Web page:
A meat-eater’s guide to a Spanish menu

Here on the Costa Blanca, paella, fish and seafood get top billing in most seafront restaurants. But meat eaters, worry not; there’s plenty of variety on offer, especially as you travel further inland.

Here’s a handy translation of most of the dishes you’ll find in the carnes (meat) section of the menu.

I’ve included separate section for steak and also for the different cuts of meat you’ll find in Spain. In the UK, we tend to turn our noses up at offal. Not here, where even the humblest cut (think pig’s trotters, oxtail, beef cheeks) can be transformed into something delicious. See the section on casquería below.


  • Angus Black or Black Angus: beef from an Aberdeen Angus, a famous Scottish breed, well known in Spain.
  • Buey: bull
  • Cabra/cabrito: goat/kid
  • Carne de vacuno: a general term for beef
  • Cerdo: pork. Almost every bit of the pig features somewhere in Spanish cuisine. For more on different cuts of pork, see Styles/Cuts of Meat later in this post.
  • Cochinillo: suckling pig. Often cooked whole in the oven. A speciality from Segovia, an hour’s drive north-west of Madrid.

    Cochinillo (suckling pig) asado, cooked till the skin is crisp.
  • Conejo: rabbit. Great in stews. Try conejo en salmorejo (a vinegar/pimentón sauce typical of the Canary Islands)
  • Cordero: lamb. In the UK, lamb is defined as under one year old and anything older is mutton. Spain has more detailed definitions, but you don’t often see them on menus.
  • Cordero lechal, unweaned, up to 25 days old, 8 kg. See also lechazo.
  • Cordero recental or ternasco: up to 4 months old, less than 13kg.
  • Cordero pascual: slaughtered between 4-12 months.
  • Ovino mayor/carnero: sheep over one year old, mostly found in the north of Spain.
  • Cordoníz: quail
  • Faisán: pheasant
  • Jabalí: wild boar
  • Lechazo: lamb (unweaned, under 35 days old)
  • Novillo: beef from a steer or bullock, aged 2-4 years. Supposed to have more flavour and a deeper red colour than ‘ternera‘ which is the usual word for beef on a Spanish menu.
  • Pato: duck

    Casa Elordi
    Magret de pato (duck), here with medlars and beetroot slices
  • Pavo: turkey
  • Pollo: chicken
  • Perdiz: partridge
  • Ternera: beef. Can also mean veal (e.g. escalope de ternera)
  • Vaca: cow
  • Venado: venison


  • Ahumado: smoked
  • A la brasa: charcoal grilled
  • A la parrilla: grilled
  • A la plancha: cooked on a hot plate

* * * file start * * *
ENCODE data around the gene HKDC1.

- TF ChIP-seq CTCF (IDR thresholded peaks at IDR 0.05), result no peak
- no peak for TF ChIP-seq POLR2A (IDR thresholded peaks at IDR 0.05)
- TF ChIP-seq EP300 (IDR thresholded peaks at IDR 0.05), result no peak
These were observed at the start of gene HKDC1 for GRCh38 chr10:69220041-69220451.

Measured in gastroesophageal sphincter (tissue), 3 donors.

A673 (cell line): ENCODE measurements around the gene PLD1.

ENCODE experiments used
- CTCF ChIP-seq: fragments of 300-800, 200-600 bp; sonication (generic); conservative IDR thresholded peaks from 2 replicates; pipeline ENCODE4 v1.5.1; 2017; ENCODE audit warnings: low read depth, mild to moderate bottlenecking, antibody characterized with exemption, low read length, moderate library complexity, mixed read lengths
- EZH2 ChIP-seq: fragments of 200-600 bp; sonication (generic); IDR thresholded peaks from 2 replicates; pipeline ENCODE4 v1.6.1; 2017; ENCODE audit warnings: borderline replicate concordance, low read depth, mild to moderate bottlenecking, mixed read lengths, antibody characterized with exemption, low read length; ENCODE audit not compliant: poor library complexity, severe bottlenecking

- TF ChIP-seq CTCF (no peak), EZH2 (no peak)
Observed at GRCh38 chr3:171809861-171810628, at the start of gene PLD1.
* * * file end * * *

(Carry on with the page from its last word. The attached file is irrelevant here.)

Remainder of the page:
• Al horno: cooked in the oven 
  • Barbacoa/parillada: barbecue
  • Estofado: stewed
  • Guisado: stewed/casseroled
  • Horno de leña: wood oven
  • Relleno: stuffed


  • Bistec: rump steak
  • Chuletón: T-bone steak          
  • Entrecote: entrecote
  • Filete: fillet
  • Solomillo: sirloin


  • Poco hecho: rare
  • Al punto: rare
  • Medio hecho: medium
  • Bien hecho: well done
Spanish cuts of beef
A guide to cuts of beef in Spain; more detailed than in the UK


  • Alas de (pollo):  wings (chicken)
  • Albondigas: meatballs
  • Carilladas de cerdo: pig cheeks (also known as mejillas, carrilleras). Try carrilleras en Pedro Ximénez, cooked slowly in sweet, intensely flavoured Pedro Ximénez dessert sherry. My personal signature dish!
  • Chuleta: chop
  • Chuletón: T-bone steak. A speciality of Ávila, north west of Madrid

    Chuletón de Avila
    Chuletón (T-bone steak), a speciality of Ávila. A serious amount of meat; ask to share (compartir)
  • Costillas: ribs/spare ribs
  • Escalope: escalope (of veal)
  • Filete: fillet steak (usually beef)
  • Higado: liver
  • Lengua: tongue
  • Lomo: loin, tenderloin pork
  • Manitas de cerdo: pig trotters (see also patas de cerdo)
  • Mejillas de cerdo: pig cheeks
  • Molida: minced meat (carne de molida). See also picada
  • Muslo de: thigh. Muslo de pollo – chicken drumstick
  • Paleta: shoulder
  • Panceta de cerdo: belly of pork
  • Patas de cerdo: pigs’ trotters
  • Picada: minced meat (carne picada)
  • Pierna: leg (usually lamb – e.g. pierna de cordero lechazo: leg of lamb)
  • Pinchos: pork kebab marinated in spicy sauce and served on skewers (pinchos morunos are a typical tapa)
  • Pechuga: breast
  • Pluma: (literally feather) a really tender cut of pork from the neck of an ibérico pig
  • Poco hecho – rare. Al punto – rare. Medio hecho – medium. Bien hecho – well done
  • Rabo de toro: ox tail. Slowly stewed in a rich sauce with plenty of red wine (in the sauce, not the chef!)
  • Riñones: kidneys. Try riñones al jerez (in sherry sauce). Delicious!
  • Secreto: a cut of pork with amazing flavour from the shoulder/loin area of an Ibérico pig


  • Callos: tripe. Callos a la Madrileña is a typical dish from Madrid, a stew with tripe, black pudding, chorizo and vegetables
  • Carilladas de cerdo: pig cheeks (aka mejillas, carrilleras). Needs braising for a few hours, but the flavour is great. 
  • Higado: liver
  • Lengua: tongue
  • Mejillas de cerdo: pig cheeks
Rabo de Toro
Oxtail (rabo de toro), a Spanish favourite. It needs to be braised slowly until the meat is falling away from the bone.
Pigs trotters (manitas de cerdo)
Pigs trotters, usually braised in a stew. The Spanish can create a dish with every part of the pig and the trotters are no exception.
  • Manitas de cerdo: pigs trotters
  • Patas de cerdo: pigs trotters
  • Rabo de toro: ox tail (see pic)
  • Riñones: kidneys. See riñones al jeréz above
  • Sesos: brains
  • Tripas: tripe

Try these blog posts:

© Guy Pelham 2019

Leave a Reply

Fill in your details below or click an icon to log in:

WordPress.com Logo

You are commenting using your WordPress.com account. Log Out /  Change )

Google photo

You are commenting using your Google account. Log Out /  Change )

Twitter picture

You are commenting using your Twitter account. Log Out /  Change )

Facebook photo

You are commenting using your Facebook account. Log Out /  Change )

Connecting to %s

This site uses Akismet to reduce spam. Learn how your comment data is processed.